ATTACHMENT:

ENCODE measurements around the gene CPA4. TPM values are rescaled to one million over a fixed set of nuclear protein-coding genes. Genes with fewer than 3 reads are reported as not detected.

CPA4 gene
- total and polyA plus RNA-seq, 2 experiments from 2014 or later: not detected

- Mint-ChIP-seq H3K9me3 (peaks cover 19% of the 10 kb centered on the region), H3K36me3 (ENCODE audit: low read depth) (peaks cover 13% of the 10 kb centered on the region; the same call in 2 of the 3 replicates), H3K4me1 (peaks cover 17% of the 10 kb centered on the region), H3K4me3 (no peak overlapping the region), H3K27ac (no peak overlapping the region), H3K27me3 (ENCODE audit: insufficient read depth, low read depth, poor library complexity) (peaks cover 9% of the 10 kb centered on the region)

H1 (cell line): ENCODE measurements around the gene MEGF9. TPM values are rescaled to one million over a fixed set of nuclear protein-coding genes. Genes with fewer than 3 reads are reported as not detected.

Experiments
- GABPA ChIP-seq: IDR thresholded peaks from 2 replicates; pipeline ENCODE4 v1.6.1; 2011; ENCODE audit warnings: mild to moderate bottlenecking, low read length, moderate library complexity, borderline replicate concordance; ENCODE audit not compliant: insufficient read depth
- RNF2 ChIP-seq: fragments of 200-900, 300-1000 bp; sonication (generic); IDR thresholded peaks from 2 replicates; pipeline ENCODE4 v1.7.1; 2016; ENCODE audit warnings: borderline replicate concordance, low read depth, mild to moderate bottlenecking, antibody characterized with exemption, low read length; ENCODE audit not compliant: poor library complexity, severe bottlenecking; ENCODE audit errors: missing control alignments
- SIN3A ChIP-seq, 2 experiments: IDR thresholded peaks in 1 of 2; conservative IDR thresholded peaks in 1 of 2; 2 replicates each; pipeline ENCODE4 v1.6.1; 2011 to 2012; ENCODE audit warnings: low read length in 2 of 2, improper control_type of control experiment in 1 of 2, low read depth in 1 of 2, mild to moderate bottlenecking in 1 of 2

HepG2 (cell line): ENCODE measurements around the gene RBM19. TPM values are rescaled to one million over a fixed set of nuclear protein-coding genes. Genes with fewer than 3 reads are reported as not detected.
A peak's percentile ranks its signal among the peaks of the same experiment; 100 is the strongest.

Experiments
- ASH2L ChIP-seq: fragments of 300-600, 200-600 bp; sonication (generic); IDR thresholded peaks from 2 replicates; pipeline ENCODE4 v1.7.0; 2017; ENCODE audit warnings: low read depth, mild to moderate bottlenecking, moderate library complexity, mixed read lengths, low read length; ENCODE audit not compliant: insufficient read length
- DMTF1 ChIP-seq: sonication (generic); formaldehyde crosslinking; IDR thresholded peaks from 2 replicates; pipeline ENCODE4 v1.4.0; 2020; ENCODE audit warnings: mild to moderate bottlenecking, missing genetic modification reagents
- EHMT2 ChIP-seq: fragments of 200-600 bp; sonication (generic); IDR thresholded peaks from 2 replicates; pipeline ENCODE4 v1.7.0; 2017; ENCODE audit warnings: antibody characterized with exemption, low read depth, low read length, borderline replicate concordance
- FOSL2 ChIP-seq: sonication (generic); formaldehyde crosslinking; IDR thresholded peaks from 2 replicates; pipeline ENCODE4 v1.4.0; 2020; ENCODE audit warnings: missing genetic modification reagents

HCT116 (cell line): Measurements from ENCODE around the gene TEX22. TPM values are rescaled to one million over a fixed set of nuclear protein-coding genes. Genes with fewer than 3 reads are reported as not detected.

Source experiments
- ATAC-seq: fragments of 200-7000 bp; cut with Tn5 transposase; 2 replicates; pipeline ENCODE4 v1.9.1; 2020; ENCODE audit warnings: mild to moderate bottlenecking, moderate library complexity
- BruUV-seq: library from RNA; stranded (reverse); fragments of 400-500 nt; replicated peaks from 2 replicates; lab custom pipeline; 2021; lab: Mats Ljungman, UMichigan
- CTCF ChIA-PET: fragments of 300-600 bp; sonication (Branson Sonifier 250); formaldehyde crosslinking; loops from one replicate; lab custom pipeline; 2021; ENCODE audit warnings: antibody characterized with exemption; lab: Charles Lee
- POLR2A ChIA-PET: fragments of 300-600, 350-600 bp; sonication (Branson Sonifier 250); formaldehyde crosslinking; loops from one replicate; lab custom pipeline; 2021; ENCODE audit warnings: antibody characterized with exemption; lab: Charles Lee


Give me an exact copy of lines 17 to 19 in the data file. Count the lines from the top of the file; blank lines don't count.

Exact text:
HCT116 (cell line): Measurements from ENCODE around the gene TEX22. TPM values are rescaled to one million over a fixed set of nuclear protein-coding genes. Genes with fewer than 3 reads are reported as not detected.

Source experiments
- ATAC-seq: fragments of 200-7000 bp; cut with Tn5 transposase; 2 replicates; pipeline ENCODE4 v1.9.1; 2020; ENCODE audit warnings: mild to moderate bottlenecking, moderate library complexity